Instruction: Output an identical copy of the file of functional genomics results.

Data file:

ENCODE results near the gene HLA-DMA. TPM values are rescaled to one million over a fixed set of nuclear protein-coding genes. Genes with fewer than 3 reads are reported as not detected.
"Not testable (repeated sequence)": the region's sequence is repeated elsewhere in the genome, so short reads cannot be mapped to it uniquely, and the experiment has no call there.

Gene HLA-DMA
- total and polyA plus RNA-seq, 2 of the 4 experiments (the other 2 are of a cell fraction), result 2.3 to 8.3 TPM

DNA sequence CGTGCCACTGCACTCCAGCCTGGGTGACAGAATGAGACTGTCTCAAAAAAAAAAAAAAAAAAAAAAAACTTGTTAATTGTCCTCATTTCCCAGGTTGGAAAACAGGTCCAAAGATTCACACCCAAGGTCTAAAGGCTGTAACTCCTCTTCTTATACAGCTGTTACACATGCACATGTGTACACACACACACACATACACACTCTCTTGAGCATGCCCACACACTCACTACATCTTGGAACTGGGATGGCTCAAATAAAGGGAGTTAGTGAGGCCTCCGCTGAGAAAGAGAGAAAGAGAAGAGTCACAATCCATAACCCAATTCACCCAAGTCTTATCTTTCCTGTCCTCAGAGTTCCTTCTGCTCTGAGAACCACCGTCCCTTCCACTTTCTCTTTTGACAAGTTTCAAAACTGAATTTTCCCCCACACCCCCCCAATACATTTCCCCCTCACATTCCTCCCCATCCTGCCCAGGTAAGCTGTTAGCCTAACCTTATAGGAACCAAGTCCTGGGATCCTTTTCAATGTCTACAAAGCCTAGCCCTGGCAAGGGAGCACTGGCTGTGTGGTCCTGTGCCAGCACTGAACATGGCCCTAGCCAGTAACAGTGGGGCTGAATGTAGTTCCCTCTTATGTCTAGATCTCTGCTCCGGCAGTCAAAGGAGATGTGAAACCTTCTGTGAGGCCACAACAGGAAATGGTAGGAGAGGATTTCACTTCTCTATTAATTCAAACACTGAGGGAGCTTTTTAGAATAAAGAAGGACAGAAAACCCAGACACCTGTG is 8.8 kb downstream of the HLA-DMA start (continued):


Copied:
ENCODE results near the gene HLA-DMA. TPM values are rescaled to one million over a fixed set of nuclear protein-coding genes. Genes with fewer than 3 reads are reported as not detected.
"Not testable (repeated sequence)": the region's sequence is repeated elsewhere in the genome, so short reads cannot be mapped to it uniquely, and the experiment has no call there.

Gene HLA-DMA
- total and polyA plus RNA-seq, 2 of the 4 experiments (the other 2 are of a cell fraction), result 2.3 to 8.3 TPM

DNA sequence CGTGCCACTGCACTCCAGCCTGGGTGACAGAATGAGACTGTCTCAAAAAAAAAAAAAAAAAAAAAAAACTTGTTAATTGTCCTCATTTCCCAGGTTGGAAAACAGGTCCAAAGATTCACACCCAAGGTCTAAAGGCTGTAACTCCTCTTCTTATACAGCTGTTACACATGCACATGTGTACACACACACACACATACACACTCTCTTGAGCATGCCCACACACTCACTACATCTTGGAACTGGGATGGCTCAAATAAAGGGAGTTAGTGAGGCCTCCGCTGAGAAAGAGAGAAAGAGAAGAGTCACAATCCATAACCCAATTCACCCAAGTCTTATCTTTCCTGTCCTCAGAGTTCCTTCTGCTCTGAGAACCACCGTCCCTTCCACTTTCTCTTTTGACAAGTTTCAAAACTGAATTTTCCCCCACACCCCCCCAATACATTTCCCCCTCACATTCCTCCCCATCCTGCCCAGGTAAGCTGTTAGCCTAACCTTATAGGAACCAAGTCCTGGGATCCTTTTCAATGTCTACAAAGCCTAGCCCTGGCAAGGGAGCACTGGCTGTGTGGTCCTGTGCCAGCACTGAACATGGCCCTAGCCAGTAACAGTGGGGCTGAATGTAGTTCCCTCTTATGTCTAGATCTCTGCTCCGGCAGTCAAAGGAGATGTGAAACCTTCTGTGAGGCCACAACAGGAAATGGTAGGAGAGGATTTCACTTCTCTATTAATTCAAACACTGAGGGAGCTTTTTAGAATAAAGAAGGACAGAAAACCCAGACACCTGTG is 8.8 kb downstream of the HLA-DMA start (continued):